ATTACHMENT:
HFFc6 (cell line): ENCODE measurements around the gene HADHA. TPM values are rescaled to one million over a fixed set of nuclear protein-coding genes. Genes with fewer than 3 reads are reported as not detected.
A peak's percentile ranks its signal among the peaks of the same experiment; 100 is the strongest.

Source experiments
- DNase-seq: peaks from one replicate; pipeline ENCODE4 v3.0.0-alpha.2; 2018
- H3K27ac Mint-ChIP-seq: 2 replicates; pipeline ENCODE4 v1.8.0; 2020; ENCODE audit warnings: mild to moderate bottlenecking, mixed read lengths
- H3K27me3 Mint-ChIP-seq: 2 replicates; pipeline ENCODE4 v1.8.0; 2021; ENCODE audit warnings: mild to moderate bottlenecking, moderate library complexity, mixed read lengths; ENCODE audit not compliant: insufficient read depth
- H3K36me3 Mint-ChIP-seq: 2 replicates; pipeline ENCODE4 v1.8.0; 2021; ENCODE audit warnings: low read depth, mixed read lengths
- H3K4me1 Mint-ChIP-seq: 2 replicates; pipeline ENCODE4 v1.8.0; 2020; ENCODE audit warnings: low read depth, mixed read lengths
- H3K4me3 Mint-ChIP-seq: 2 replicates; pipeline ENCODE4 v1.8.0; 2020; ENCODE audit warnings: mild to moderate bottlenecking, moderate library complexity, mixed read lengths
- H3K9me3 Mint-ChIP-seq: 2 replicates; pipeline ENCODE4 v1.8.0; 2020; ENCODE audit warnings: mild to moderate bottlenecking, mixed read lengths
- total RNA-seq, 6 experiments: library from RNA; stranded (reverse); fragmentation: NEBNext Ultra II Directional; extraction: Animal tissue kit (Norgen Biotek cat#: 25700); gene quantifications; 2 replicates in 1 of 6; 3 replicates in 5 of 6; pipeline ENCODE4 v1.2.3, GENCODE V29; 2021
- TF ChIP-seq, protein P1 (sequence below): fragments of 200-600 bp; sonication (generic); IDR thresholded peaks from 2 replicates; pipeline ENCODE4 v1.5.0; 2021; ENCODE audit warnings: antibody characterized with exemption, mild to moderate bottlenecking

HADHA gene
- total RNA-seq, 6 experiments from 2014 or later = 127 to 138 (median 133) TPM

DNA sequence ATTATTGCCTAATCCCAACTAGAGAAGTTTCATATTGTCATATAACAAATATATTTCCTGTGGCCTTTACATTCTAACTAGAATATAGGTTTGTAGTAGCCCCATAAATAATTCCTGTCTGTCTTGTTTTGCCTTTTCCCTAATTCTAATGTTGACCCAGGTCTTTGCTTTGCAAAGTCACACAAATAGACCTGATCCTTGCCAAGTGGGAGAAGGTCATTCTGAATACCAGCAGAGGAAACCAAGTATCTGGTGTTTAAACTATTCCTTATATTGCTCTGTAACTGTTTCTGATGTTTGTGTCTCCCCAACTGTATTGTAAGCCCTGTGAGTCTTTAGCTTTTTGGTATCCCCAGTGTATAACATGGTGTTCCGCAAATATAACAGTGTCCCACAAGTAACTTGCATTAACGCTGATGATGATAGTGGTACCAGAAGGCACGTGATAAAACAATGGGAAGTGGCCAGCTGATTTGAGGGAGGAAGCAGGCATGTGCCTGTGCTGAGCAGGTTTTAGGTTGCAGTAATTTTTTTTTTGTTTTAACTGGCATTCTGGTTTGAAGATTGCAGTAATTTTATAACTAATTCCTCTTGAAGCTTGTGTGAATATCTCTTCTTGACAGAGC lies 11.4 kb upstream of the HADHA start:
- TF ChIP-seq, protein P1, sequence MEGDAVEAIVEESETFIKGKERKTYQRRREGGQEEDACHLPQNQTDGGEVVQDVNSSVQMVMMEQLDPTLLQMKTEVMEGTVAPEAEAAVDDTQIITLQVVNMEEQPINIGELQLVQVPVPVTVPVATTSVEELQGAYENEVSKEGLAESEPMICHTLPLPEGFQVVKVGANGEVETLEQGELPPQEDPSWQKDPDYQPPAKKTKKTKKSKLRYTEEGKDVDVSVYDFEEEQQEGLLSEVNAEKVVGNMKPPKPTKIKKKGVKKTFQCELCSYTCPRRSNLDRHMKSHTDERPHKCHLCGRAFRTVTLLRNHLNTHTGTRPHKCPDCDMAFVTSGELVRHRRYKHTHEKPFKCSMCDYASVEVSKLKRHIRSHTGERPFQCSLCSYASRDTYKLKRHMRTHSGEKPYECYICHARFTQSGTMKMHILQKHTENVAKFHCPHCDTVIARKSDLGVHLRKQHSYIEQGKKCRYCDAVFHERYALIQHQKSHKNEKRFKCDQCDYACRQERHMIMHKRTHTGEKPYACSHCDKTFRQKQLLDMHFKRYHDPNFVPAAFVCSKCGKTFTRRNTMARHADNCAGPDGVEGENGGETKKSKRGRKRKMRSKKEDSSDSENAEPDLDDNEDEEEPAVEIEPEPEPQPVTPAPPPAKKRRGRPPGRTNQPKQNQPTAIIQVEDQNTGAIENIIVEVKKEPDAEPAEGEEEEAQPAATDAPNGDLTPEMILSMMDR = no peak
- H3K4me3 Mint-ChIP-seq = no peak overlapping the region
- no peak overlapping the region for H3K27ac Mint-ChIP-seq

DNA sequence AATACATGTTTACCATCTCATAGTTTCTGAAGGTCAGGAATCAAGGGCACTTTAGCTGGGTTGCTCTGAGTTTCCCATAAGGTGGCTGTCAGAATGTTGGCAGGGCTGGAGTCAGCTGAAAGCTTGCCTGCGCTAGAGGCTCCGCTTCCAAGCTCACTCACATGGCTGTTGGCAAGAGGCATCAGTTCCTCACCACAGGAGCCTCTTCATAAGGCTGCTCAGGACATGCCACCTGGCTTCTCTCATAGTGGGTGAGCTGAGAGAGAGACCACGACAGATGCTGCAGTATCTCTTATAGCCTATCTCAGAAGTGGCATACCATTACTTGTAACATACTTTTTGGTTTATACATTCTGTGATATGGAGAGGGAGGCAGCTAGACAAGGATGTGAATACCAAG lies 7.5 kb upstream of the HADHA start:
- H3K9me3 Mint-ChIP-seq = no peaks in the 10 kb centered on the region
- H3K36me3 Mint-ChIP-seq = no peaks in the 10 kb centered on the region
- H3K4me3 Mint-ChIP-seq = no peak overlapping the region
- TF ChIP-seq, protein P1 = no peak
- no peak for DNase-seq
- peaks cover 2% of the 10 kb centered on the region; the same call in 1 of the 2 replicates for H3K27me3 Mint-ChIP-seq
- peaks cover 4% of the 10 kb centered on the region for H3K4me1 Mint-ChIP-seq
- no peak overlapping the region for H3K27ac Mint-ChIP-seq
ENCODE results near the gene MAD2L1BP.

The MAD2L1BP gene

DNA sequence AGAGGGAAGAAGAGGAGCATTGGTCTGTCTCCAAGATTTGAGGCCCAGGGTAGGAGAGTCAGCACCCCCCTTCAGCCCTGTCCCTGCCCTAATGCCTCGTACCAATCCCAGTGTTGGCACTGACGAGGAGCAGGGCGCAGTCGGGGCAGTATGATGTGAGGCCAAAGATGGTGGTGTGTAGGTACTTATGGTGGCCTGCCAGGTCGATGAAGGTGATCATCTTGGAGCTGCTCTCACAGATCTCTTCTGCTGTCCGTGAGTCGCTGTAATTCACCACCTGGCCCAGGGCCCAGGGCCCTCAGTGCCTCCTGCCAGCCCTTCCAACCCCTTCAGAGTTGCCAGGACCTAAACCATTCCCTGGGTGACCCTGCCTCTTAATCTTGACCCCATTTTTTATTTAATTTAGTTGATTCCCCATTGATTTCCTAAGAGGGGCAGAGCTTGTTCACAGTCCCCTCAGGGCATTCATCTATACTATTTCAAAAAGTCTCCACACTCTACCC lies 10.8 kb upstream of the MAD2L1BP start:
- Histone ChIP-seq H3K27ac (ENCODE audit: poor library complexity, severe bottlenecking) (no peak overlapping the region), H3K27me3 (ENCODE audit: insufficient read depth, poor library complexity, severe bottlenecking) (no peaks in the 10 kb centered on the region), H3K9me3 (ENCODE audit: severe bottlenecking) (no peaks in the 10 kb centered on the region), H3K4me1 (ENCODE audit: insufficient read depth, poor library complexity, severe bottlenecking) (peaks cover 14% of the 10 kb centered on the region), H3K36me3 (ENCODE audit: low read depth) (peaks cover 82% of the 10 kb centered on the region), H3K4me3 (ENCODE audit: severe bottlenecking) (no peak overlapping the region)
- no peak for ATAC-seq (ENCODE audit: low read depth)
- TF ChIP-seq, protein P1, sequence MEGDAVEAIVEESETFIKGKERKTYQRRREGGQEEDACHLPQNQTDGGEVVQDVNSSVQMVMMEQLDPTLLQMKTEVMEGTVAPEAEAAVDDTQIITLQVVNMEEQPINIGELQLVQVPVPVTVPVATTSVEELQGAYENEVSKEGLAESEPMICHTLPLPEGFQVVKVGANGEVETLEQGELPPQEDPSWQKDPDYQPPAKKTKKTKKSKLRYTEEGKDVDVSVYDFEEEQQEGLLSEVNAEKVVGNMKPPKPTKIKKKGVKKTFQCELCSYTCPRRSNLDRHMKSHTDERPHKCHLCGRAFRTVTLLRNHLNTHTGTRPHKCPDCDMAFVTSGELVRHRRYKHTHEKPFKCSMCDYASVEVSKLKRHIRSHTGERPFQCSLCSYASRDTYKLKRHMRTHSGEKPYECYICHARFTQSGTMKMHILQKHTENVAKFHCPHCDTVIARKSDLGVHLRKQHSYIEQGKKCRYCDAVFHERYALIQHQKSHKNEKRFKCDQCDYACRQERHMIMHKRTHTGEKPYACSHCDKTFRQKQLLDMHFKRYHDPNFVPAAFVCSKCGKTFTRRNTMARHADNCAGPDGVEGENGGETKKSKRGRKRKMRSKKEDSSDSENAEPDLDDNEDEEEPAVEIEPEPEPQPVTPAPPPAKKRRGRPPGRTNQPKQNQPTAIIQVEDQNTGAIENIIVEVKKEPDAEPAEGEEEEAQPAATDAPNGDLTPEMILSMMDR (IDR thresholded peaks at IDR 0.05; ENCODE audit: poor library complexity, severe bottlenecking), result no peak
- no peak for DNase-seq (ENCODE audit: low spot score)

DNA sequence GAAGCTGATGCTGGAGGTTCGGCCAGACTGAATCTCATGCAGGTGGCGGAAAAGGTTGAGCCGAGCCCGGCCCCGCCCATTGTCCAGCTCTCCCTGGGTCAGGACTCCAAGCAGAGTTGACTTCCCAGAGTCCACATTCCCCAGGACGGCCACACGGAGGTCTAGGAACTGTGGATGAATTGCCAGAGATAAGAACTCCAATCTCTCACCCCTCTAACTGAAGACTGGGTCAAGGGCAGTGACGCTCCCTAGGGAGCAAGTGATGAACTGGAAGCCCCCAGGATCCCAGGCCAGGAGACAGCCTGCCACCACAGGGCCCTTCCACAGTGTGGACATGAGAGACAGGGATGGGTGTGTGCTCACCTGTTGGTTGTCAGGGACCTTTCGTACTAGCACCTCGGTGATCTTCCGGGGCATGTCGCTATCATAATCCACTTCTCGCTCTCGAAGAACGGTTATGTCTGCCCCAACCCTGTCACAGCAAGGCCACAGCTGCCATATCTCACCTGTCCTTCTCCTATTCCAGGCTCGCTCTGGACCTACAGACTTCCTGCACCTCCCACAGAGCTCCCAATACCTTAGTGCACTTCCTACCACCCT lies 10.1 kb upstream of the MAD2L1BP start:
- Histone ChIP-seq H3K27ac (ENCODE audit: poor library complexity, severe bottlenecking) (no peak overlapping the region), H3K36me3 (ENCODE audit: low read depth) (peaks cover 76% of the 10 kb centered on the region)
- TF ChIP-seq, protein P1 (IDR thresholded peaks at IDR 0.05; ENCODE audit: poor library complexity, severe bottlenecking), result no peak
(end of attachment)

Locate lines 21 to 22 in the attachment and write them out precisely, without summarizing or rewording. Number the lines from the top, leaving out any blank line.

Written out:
- H3K36me3 Mint-ChIP-seq = no peaks in the 10 kb centered on the region
- H3K4me3 Mint-ChIP-seq = no peak overlapping the region